The Lack of Raw Female Hip Hop | By: Jazmine Abner

unnamedIn the mid-80s Queensbridge’s own Roxanne Shanté became the teenage poster child for female rap. Her collaboration with the infamous Marly Mar on her diss track “Roxanne’s Revenge” set the pace for battle rap. The track was laced with profanity and confrontational lyrics, but it became an instant hit in NYC. In 1988, MC Lyte’s “Lyte as a Rock” made her the first female solo rapper to drop an album. Soon after, femme fetale acts like Queen Latifah,  Salt n Peppa and Ms. Melodie took the stage as femcees. Females never had a prominent presence in hip hop, however the ones that did, were accepted for standing for something with their own styles.
The 90s marked the age of raunchy female rap with the exception of the eccentrics like Missy Elliot and The Brat. Lil Kim, Foxy Brown and Eve used their sexual appeal to get their messages across. At this time, hip hop was extremely male dominated and hyper-masculine. These ladies adapted and used these constructs to their advantage.They were strong, sexy, and just as talented as their male counterparts. Unfortunately, none of these women reached heights that they deserved. Why? What was the missing element?
Media outlets run the world and femcees do not get the same amount of coverage as male rappers resulting in a smaller fan base. With the omission of Nicki Minaj, whom I believe deserved woman of the year award and hardest working woman in entertainment. She has managed to be a sexy lyricist but I wouldn’t say she’s a raw female rap act because a lot of her success is a direct result of her pop ventures.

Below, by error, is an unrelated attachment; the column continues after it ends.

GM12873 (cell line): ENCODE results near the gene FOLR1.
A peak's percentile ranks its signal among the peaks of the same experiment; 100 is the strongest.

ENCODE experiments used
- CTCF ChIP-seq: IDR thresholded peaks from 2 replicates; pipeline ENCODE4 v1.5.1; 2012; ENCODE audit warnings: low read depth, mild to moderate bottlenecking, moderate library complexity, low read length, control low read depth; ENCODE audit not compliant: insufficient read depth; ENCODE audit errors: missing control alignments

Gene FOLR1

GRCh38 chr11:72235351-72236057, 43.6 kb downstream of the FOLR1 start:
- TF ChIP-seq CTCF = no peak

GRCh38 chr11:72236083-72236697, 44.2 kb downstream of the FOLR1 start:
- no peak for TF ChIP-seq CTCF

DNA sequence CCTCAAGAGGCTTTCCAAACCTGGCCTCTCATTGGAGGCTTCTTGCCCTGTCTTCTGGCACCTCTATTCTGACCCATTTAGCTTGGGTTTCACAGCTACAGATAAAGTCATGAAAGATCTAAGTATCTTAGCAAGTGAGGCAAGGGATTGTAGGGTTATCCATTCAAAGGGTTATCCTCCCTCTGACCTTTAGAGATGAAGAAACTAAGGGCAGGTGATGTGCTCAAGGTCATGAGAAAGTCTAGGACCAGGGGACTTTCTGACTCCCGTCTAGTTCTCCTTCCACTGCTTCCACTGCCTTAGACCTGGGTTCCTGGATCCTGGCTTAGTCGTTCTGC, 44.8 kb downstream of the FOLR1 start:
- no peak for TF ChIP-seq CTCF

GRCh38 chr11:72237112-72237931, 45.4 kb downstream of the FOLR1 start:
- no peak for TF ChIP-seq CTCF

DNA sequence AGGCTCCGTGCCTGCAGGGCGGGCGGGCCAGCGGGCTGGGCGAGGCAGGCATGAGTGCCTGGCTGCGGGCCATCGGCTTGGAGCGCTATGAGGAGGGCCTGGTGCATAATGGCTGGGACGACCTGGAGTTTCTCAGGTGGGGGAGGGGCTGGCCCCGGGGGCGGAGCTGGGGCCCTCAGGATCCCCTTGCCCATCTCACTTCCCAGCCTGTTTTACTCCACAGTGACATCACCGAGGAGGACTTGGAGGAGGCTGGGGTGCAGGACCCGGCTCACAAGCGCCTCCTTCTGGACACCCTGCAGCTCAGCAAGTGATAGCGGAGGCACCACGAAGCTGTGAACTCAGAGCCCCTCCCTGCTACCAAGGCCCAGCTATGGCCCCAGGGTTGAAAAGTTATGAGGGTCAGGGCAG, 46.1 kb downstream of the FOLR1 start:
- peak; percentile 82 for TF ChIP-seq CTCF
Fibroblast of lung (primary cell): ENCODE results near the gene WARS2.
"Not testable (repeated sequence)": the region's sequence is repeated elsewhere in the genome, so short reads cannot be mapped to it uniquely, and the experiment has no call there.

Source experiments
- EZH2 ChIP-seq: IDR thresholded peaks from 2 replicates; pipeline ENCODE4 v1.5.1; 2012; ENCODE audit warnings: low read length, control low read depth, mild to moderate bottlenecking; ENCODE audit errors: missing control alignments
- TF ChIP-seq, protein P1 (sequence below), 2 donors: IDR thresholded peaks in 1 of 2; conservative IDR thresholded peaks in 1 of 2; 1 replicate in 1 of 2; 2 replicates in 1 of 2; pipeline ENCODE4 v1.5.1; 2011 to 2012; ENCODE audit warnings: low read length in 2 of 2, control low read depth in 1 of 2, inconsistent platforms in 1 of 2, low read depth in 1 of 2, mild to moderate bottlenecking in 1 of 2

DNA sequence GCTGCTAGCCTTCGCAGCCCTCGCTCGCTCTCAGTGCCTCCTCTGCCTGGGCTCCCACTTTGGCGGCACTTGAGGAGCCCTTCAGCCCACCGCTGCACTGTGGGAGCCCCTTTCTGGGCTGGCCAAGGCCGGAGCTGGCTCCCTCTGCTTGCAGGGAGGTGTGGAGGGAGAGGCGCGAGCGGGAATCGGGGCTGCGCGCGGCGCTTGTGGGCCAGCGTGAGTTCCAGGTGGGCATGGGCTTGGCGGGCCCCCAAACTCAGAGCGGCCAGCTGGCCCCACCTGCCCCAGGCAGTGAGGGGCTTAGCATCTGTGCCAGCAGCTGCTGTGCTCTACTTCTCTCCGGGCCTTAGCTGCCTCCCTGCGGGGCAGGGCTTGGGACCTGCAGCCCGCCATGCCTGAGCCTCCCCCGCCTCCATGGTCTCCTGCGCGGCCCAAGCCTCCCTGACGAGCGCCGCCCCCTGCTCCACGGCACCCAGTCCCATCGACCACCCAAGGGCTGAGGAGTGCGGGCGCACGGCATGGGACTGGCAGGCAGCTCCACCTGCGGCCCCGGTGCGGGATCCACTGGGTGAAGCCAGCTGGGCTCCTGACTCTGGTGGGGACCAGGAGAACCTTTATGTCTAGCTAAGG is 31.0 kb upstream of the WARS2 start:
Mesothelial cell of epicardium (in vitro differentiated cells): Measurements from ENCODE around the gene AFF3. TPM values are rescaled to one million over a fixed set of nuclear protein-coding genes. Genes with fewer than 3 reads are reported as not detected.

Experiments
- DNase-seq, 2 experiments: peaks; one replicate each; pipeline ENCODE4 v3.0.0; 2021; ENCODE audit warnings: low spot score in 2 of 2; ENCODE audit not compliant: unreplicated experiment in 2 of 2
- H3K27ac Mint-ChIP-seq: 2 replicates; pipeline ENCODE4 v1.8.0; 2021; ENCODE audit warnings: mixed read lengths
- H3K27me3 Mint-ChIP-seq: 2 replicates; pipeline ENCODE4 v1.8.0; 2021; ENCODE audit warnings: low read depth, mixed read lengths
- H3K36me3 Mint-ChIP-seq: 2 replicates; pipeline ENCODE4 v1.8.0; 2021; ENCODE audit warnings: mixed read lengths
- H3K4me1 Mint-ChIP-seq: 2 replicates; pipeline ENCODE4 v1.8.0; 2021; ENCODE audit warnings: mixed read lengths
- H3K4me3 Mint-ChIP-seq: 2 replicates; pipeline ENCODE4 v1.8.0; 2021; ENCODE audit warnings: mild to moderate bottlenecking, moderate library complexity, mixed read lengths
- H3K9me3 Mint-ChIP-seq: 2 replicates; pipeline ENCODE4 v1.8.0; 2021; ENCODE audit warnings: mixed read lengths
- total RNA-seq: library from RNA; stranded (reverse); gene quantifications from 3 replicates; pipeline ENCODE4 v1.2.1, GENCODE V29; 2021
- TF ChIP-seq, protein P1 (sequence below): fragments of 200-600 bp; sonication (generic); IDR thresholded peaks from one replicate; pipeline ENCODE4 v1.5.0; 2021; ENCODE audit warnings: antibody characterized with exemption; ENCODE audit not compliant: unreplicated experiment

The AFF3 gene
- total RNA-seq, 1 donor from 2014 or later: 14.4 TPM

Despite  the excellent music being conceived, femcees face major challenges when trying to become popular in a misogynistic industry. Appearance is the main attribute a female can bring to the hip hop table and very few become popular without emphasis on their sexuality. Femcees have become objects of male fantasies making it difficult for society to view them as credible artists. The history of femceeing also gives the impression that there can only be one successful femcee at a time. This notion makes female rappers view each other as enemies as opposed to colleagues.  Due to these elements in addition to the dreaded biological clock that all women face, the career of a femcees is half that of a male rapper. Therefore, the explanation behind the lack of raw female rap acts can be the result of many different things.
One can’t gain media coverage without less bodily coverage. Less body coverage only makes sense if you’re rapping about a promiscuous lifestyle so throw away that conscience, you must begin under a popular male dominated camp to get noticed, not a female one because she’s your competition and there’s only room for one. Oh! but please have a dope flow and bars that you’ve written or you’ll get dragged, poor Iggy. You’ve got about 10 years to get to Jay Z’s level if you really want a family and if not, make sure you stay young and fresh because once the age shows the fans don’t. It’s amazing to think about how stressed out the femcee must be! rappers

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